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1. Of or relating to technique: a technical procedure; great technical skill in playing the violin.
a. Having or demonstrating special skill or practical knowledge especially in a mechanical or scientific field: a technical adviser; technical expertise in digital photography.
b. Used in or peculiar to a specific field or profession; specialized: technical jargon.
c. Requiring advanced skills or specialized equipment: technical mountain climbing.
3. Of or relating to the practical, mechanical, or industrial arts or to the applied sciences: a technical institute.
a. Of or relating to technology or technological studies: a technical breakthrough in the manufacture of solar panels; a technical journal.
b. Of or involving electronic or mechanical equipment: a broadcast interrupted by technical difficulties.
c. Of or relating to information technology: called technical support when the computers broke down.
5. Of, relating to, or employing the methodology of science; scientific: technical data; a technical analysis.
a. In strict conformance to a law, regulation, or procedure: was held on a technical charge of vagrancy.
b. Strictly or narrowly defined: "It was a Federal victory only in the technical sense that the Army of the Potomac was left in possession of the field" (Edwin C. Fishel).
c. Based on analysis or principle; theoretical rather than practical: a technical advantage.
7. Relating to or based on market indicators, such as trading volume and fluctuations in securities prices, rather than underlying economic factors such as corporate earnings, inflation, and unemployment: a technical analysis of market conditions.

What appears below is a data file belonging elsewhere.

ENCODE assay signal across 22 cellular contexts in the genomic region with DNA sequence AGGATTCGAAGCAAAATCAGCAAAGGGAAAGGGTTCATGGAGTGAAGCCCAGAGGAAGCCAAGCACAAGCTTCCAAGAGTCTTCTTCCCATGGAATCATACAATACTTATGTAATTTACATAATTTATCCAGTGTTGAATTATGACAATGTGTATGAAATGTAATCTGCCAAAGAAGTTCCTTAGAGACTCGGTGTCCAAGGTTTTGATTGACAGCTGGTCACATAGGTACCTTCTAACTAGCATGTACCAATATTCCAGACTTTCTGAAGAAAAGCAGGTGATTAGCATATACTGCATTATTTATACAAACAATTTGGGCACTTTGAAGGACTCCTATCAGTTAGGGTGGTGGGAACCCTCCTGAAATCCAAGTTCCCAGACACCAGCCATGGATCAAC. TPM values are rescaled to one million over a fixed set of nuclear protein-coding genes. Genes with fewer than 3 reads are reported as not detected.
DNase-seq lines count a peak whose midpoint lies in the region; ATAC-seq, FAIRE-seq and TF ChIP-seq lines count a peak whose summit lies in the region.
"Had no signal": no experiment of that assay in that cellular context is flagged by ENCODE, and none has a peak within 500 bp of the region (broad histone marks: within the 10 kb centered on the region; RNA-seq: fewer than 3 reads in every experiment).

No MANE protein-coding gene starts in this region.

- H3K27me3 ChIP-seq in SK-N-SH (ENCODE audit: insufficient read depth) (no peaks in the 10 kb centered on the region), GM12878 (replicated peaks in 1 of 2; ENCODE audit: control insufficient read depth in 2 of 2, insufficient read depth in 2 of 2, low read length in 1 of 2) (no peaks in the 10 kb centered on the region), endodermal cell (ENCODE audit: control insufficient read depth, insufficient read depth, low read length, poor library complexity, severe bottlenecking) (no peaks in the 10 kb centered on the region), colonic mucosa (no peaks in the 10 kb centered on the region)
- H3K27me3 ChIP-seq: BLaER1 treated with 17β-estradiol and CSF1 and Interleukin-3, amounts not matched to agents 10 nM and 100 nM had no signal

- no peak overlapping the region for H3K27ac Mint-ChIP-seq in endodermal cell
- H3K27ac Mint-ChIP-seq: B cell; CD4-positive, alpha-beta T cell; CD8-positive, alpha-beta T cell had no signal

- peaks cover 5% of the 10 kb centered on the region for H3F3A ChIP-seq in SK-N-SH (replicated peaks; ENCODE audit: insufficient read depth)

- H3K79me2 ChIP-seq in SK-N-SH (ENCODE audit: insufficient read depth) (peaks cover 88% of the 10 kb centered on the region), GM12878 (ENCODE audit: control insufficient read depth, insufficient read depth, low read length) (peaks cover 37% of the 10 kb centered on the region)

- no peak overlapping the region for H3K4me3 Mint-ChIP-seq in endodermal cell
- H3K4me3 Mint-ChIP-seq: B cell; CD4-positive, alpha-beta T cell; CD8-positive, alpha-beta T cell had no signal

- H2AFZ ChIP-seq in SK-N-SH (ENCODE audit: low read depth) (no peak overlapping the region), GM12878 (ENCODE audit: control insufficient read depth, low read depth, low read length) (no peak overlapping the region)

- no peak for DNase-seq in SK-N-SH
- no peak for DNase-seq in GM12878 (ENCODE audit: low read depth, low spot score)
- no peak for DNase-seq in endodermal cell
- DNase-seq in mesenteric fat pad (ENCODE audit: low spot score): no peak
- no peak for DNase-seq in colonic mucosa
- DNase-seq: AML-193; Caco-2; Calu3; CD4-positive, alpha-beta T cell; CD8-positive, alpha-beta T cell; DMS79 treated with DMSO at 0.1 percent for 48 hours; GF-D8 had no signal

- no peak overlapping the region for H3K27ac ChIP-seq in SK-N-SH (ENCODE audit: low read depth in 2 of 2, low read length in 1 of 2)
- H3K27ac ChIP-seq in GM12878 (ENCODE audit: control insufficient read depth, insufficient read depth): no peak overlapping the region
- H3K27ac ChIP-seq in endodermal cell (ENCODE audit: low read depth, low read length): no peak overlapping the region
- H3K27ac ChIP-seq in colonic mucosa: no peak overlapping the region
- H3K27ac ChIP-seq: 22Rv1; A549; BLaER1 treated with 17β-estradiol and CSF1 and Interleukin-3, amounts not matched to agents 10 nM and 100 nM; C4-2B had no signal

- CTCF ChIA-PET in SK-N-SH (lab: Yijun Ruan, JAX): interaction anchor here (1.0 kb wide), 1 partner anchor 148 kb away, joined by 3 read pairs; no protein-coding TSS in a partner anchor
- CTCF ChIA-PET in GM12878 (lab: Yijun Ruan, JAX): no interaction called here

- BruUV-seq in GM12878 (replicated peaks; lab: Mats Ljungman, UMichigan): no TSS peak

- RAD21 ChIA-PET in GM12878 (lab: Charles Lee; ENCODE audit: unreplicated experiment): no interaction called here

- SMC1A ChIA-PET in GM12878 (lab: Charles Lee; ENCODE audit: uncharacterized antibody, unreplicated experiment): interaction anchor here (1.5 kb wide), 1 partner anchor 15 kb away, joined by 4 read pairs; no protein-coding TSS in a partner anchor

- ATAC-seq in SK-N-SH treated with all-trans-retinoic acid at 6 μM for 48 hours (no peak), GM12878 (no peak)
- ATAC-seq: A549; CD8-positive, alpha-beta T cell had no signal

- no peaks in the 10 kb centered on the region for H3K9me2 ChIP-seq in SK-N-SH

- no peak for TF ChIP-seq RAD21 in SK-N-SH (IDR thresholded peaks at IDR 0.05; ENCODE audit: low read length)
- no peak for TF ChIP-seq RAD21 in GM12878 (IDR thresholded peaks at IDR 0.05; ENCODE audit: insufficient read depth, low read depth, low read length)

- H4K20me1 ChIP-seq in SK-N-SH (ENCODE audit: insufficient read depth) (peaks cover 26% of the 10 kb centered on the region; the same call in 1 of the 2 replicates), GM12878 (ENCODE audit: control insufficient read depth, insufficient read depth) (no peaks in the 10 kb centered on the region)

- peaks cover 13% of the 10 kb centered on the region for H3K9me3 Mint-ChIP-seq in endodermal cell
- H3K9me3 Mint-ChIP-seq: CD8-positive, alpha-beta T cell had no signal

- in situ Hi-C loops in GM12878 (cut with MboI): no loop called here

n. Sports
A technical foul.

[From Greek tekhnikos, of art, from tekhnē, art; see teks- in Indo-European roots.]

tech′ni·cal·ly adv.
tech′ni·cal·ness n.
American Heritage® Dictionary of the English Language, Fifth Edition. Copyright © 2016 by Houghton Mifflin Harcourt Publishing Company. Published by Houghton Mifflin Harcourt Publishing Company. All rights reserved.
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References in periodicals archive ?
Chung and Nation developed a rating scale to classify all the words in a university textbook into four categories according to their degree of technicalness. The two textbooks analysed for the study were in anatomy and applied linguistics, both fields in which Chung has university qualifications.
Thus, Chujo and Utiyama's (2006) work is promising, in that it may provide an automated alternative to Chung and Nation's (2003) rational basis for identifying degrees of technicalness in the vocabulary of a particular register.
The raw lists from the output of corpus analysis are likely to need editing according to various criteria, including decisions about which categories of words (in terms of Chung and Nation's (2003) scale of technicalness) should be included, and a checking procedure to ensure that frequent words also occur across a range of texts within the register.

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